Claudia, who in my opinion is much more likeable than her husband offers: "Everyone we know thought they were going to be artists. Painters or musicians or filmmakers or writers, somehow more authentic than everyone else right? But really, how many have done what they thought they would? We were all so naive. We live in an information age, not a truth age; the only way to really make it now is to sell out to the biggest distributor, pander to the broadest one cares about art anymore." (p. 121)

Brown's novel reflects modern society back at its tenants. She takes the mortgage crisis and a simple craftsman style two bedroom domicile and uses it to riff on so very much of modern life. Her novel is a discussion about the value of technology and the relevance of art in a new world. It is about reexamining what makes the good life.

I valued the way this novel made me think deeply about modern life. I think Brown's true craft is in the simple way that she coats a plot driven narrative with much larger questions and discussions. One of my two critiques is that certain plot elements were cliche. Maybe that is an intentional choice. But the idea of a failed scriptwriter teaching film was cloyingly cliche (after all, those who can't do, teach) and the brouhaha Claudia gets herself into when she chooses to give the daughter of a hollywood bigwig an As she doesn't deserve so that he will advance Claudia's career was a little too obvious for me. I suppose this happens all the time in LA - people use any connection they can to plot their careers but it just felt like a forced plot device. The second critique is the ending was too rushed for me. After three hundred and sixteen pages I wanted more resolution. Although as I continue to think about the characters, the narrative and its many messages I am starting to understand why the story ends the way it does.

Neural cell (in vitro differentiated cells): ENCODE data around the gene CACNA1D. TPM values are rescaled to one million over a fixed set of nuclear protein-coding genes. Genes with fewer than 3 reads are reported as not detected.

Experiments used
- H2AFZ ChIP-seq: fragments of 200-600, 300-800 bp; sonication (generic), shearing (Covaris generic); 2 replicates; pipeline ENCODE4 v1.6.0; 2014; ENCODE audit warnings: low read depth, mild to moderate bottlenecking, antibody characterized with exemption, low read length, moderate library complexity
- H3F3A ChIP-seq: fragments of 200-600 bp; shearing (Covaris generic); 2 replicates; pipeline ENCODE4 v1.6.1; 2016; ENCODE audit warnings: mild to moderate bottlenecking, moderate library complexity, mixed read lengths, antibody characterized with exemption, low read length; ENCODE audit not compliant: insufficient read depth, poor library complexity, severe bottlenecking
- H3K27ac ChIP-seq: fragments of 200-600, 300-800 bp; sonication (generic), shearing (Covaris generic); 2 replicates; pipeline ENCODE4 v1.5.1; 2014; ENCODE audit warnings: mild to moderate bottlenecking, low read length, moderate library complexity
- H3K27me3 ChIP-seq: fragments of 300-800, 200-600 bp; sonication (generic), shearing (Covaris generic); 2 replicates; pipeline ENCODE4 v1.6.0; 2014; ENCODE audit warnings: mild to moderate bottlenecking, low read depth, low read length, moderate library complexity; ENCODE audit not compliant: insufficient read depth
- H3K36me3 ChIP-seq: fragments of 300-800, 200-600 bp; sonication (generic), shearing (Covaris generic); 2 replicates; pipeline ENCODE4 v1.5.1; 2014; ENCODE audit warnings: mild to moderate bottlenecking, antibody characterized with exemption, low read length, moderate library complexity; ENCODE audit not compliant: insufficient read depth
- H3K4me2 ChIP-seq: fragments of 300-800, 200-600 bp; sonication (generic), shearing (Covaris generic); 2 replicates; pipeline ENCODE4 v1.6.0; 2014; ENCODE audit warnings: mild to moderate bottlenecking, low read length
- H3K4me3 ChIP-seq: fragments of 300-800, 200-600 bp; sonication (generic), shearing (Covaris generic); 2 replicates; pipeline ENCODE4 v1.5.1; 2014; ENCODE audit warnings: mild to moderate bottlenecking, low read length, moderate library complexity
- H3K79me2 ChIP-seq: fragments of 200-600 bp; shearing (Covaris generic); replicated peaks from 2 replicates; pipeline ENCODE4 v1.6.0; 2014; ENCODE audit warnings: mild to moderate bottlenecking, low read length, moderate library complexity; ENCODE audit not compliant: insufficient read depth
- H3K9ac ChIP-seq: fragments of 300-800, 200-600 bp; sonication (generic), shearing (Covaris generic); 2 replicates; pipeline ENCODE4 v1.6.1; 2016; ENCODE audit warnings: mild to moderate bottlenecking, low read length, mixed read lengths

Wednesday, August 4, 2010

Making Toast by Roger Rosenblatt

I saw my mother shortly after finishing this memoir and was trying to explain to her why I enjoyed it so much. I had already told her about it's tragic premise: "a gifted doctor and young mother, collapses and dies and her parents move in with their son-in-law to help take care of their daughter's three children, all under the age of six." I was explaining to her that Roger wanted to be called Guapo instead of Grandfather (for the handsome one), but none of the children could pronounce it so he became "Boppo." "Boppo" often visited his grandchildren's school to discuss writing and so when children saw him they would happily announce to their classmates: "Boppo's here!" The idea of this erudite and educated man becoming a universal "Boppo" to an entire school of children warmed my heart immensely.

This book is filled with heart-warming details and resounding moments of familial love. It is a story that can renew one's belief in the goodness of people.

There is an artfulness and a power in the simplicity of Rosenblatt's writing. His entire memoir is filled with the "bite of the real," --moments that sing with their honesty, everyday-ness and vibrancy. I fea rI can't possibly testify to how much Making Toast touched me. It is a story about humanity, family, loss. It is a story about the good life (even though at the heart of the story is a huge tragedy).